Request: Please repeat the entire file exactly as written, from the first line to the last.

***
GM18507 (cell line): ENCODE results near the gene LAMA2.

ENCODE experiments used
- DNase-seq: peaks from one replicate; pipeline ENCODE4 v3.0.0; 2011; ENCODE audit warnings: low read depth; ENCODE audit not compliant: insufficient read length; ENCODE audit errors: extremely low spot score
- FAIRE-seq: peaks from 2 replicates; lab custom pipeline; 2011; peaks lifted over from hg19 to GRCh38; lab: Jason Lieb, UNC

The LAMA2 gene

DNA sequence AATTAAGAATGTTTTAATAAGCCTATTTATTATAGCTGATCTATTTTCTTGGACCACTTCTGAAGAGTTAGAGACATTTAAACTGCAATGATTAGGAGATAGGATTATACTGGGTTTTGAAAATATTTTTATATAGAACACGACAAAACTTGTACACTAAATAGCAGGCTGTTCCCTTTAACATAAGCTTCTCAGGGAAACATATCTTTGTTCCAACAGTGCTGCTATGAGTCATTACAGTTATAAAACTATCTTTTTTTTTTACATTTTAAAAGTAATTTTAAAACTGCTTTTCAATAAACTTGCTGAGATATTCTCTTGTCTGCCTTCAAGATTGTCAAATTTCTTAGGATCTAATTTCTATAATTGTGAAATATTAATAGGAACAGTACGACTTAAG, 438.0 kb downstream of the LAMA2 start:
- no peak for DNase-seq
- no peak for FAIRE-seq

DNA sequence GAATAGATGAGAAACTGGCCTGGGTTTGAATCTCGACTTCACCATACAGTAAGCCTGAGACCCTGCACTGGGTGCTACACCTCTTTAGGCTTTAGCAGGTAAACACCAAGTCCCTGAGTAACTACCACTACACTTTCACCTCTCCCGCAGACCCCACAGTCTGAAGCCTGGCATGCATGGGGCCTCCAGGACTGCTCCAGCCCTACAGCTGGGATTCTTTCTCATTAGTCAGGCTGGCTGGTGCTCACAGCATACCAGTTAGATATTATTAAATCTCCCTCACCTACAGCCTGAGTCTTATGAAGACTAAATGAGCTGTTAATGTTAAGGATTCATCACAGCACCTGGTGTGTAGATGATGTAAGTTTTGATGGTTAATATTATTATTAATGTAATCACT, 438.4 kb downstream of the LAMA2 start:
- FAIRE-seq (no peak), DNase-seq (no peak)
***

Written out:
GM18507 (cell line): ENCODE results near the gene LAMA2.

ENCODE experiments used
- DNase-seq: peaks from one replicate; pipeline ENCODE4 v3.0.0; 2011; ENCODE audit warnings: low read depth; ENCODE audit not compliant: insufficient read length; ENCODE audit errors: extremely low spot score
- FAIRE-seq: peaks from 2 replicates; lab custom pipeline; 2011; peaks lifted over from hg19 to GRCh38; lab: Jason Lieb, UNC

The LAMA2 gene

DNA sequence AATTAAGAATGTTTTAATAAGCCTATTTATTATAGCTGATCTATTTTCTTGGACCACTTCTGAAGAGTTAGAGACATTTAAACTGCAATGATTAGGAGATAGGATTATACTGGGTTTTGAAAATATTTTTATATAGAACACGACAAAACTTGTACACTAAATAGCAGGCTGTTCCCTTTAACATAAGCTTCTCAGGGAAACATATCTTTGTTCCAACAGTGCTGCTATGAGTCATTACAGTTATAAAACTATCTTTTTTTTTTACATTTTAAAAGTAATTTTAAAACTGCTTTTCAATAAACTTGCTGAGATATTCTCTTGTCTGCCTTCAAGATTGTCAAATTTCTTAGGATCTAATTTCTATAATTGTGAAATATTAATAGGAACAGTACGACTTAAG, 438.0 kb downstream of the LAMA2 start:
- no peak for DNase-seq
- no peak for FAIRE-seq

DNA sequence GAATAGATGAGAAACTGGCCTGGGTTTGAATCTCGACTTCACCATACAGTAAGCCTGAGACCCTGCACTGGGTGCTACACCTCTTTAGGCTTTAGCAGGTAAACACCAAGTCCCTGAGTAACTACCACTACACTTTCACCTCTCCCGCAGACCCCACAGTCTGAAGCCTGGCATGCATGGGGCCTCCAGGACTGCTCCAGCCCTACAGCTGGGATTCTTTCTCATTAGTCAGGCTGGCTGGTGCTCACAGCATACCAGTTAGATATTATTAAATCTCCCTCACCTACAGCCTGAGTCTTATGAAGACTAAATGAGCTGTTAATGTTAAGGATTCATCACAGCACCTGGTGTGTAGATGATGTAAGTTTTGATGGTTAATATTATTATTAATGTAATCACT, 438.4 kb downstream of the LAMA2 start:
- FAIRE-seq (no peak), DNase-seq (no peak)